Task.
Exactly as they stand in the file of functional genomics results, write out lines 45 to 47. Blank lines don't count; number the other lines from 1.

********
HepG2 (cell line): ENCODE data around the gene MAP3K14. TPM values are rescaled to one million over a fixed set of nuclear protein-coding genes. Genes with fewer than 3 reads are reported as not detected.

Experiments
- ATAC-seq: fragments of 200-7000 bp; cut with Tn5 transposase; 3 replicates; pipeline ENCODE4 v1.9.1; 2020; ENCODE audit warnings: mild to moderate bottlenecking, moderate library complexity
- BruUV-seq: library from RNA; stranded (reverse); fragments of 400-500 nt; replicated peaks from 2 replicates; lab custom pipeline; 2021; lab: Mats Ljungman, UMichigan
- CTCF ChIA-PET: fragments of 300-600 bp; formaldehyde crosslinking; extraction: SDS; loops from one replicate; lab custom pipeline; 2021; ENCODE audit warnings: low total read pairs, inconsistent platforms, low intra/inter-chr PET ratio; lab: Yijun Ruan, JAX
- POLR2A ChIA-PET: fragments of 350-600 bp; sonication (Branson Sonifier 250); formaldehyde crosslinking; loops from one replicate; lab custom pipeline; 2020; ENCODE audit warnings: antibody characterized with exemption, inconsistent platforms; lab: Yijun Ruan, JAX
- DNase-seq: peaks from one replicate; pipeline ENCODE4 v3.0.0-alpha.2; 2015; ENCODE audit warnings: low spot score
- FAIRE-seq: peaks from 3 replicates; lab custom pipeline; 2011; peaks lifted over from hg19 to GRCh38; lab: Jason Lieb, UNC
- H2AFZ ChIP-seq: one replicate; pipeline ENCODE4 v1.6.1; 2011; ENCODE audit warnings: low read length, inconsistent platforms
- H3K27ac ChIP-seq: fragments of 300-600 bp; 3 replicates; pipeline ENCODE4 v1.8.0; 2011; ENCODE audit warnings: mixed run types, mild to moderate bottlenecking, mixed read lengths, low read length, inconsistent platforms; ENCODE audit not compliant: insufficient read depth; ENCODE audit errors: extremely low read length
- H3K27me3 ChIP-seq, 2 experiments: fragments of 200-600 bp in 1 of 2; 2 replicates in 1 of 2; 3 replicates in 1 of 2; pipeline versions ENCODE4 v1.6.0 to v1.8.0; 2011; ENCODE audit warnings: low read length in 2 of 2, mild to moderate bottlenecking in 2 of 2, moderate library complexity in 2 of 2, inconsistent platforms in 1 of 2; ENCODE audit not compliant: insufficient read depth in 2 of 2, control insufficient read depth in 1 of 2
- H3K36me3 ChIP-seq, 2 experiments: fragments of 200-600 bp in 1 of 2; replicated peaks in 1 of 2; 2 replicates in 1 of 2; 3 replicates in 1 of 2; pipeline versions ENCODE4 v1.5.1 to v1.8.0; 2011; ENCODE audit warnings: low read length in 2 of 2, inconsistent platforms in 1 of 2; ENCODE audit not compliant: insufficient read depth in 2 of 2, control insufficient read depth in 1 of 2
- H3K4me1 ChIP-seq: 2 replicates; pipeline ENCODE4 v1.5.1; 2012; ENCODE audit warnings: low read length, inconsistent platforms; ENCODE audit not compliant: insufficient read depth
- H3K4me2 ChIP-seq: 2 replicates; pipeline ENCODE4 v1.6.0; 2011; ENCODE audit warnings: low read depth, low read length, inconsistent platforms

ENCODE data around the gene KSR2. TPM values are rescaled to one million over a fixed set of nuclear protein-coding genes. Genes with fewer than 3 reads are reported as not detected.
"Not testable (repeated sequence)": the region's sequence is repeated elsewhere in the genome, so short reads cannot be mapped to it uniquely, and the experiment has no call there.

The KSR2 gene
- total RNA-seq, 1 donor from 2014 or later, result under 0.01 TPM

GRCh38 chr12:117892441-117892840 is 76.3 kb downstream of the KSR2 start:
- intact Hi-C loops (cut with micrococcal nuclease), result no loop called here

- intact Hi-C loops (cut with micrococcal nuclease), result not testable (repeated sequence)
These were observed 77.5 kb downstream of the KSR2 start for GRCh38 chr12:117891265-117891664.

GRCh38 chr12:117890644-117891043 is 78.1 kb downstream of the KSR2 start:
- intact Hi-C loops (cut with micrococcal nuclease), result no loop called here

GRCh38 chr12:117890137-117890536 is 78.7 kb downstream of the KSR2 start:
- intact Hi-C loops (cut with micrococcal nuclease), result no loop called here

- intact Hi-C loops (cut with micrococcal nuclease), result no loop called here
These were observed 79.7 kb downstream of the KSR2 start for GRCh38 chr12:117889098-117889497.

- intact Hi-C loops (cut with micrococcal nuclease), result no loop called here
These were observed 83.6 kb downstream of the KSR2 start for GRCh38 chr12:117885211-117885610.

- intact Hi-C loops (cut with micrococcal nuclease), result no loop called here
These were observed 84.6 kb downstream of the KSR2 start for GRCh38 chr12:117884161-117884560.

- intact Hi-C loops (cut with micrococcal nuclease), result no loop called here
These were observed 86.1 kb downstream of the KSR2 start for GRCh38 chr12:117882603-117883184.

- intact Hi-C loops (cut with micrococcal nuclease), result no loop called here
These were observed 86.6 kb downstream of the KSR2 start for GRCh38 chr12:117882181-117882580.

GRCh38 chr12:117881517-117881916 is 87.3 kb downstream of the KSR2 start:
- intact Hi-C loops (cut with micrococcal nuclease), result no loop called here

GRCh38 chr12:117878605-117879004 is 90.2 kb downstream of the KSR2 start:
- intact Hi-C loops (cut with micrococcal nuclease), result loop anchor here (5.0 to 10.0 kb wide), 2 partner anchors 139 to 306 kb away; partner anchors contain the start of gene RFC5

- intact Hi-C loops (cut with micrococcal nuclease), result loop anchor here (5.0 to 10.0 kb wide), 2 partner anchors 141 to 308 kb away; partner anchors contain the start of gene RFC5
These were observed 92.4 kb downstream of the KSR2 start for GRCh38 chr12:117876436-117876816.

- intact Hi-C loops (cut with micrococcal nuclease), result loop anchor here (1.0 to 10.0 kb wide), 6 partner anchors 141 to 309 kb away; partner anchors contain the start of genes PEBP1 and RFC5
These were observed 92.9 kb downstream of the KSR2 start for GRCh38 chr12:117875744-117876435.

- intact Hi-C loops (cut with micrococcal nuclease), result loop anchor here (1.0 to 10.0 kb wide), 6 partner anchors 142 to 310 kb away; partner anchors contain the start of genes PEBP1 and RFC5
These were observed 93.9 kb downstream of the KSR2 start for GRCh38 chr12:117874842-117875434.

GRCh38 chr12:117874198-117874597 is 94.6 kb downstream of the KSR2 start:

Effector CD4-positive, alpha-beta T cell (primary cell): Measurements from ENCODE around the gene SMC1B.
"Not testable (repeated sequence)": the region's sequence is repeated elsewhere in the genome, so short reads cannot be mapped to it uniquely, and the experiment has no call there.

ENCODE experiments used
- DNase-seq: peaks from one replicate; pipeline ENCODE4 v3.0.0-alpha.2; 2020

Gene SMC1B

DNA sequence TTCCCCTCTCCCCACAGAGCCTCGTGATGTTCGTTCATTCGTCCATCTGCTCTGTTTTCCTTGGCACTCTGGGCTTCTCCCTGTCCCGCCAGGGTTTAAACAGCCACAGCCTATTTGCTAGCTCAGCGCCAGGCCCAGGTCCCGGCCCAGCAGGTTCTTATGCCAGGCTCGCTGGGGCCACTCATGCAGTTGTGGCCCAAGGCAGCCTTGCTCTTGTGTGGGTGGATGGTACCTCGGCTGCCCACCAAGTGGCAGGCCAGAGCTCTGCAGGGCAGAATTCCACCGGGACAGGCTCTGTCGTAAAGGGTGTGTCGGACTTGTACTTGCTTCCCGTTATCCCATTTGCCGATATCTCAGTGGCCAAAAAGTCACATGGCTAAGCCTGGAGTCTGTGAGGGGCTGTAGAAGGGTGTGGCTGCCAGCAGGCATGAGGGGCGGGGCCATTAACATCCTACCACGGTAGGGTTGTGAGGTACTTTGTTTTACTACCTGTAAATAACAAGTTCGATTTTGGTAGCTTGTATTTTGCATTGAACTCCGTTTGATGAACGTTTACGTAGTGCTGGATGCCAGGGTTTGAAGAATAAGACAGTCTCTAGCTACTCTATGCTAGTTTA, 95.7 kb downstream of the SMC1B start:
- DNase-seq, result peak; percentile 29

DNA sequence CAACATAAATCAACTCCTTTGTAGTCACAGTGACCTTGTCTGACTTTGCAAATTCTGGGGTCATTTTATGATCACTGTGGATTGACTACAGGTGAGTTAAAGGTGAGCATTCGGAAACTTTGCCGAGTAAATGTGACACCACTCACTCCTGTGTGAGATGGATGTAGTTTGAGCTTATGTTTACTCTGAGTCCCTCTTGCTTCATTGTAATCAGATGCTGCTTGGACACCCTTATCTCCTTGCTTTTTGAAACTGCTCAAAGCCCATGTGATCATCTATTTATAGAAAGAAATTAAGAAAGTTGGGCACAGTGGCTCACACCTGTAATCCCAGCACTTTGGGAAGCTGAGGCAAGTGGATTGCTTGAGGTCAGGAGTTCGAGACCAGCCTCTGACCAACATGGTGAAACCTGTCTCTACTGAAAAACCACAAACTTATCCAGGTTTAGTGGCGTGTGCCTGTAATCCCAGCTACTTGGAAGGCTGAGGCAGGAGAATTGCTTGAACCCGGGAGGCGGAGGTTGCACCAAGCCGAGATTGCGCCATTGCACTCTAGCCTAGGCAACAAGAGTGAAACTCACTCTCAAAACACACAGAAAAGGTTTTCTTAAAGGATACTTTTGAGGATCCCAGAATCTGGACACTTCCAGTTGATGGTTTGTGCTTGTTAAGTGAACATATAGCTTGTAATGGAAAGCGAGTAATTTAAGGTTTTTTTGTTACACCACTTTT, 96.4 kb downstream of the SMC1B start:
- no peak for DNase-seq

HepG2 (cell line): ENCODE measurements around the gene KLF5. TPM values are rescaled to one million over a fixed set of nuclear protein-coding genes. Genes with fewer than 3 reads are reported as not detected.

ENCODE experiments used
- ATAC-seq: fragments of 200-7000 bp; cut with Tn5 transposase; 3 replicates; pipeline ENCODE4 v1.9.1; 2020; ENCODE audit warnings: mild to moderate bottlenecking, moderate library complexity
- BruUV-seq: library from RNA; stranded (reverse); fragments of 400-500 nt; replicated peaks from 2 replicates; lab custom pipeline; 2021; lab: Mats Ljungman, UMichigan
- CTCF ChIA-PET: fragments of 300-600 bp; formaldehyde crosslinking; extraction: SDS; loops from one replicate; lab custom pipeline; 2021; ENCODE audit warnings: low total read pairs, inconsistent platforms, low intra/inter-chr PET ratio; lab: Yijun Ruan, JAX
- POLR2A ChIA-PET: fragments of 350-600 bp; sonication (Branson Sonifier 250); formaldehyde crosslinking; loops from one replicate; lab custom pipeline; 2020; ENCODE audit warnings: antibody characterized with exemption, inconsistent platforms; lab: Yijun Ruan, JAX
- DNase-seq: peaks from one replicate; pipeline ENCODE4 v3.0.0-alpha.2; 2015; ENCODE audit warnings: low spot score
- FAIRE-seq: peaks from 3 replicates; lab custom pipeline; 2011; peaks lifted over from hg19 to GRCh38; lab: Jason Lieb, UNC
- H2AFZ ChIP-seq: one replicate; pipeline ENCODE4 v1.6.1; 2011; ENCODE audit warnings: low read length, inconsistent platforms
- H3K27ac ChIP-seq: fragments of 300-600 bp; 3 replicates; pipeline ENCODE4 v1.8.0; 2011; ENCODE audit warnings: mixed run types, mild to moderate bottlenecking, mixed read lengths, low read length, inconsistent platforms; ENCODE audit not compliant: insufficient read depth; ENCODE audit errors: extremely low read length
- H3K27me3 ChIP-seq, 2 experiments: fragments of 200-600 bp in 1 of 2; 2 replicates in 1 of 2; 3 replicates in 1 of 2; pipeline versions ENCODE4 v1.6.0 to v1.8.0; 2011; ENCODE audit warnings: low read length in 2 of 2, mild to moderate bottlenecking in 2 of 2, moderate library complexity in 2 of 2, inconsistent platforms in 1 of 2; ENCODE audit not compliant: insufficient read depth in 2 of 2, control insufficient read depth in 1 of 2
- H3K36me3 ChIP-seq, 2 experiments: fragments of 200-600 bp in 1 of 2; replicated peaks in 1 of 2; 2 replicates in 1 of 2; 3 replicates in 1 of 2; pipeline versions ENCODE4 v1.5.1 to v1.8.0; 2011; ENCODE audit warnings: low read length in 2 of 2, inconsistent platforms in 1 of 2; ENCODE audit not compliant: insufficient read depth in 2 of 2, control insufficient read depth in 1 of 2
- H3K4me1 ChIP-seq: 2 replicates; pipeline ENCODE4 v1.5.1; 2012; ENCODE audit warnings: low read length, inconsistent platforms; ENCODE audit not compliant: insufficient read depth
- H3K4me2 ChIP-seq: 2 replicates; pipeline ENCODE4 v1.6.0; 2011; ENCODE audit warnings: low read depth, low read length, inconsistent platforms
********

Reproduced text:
- intact Hi-C loops (cut with micrococcal nuclease), result loop anchor here (1.0 to 10.0 kb wide), 6 partner anchors 142 to 310 kb away; partner anchors contain the start of genes PEBP1 and RFC5
These were observed 93.9 kb downstream of the KSR2 start for GRCh38 chr12:117874842-117875434.

GRCh38 chr12:117874198-117874597 is 94.6 kb downstream of the KSR2 start: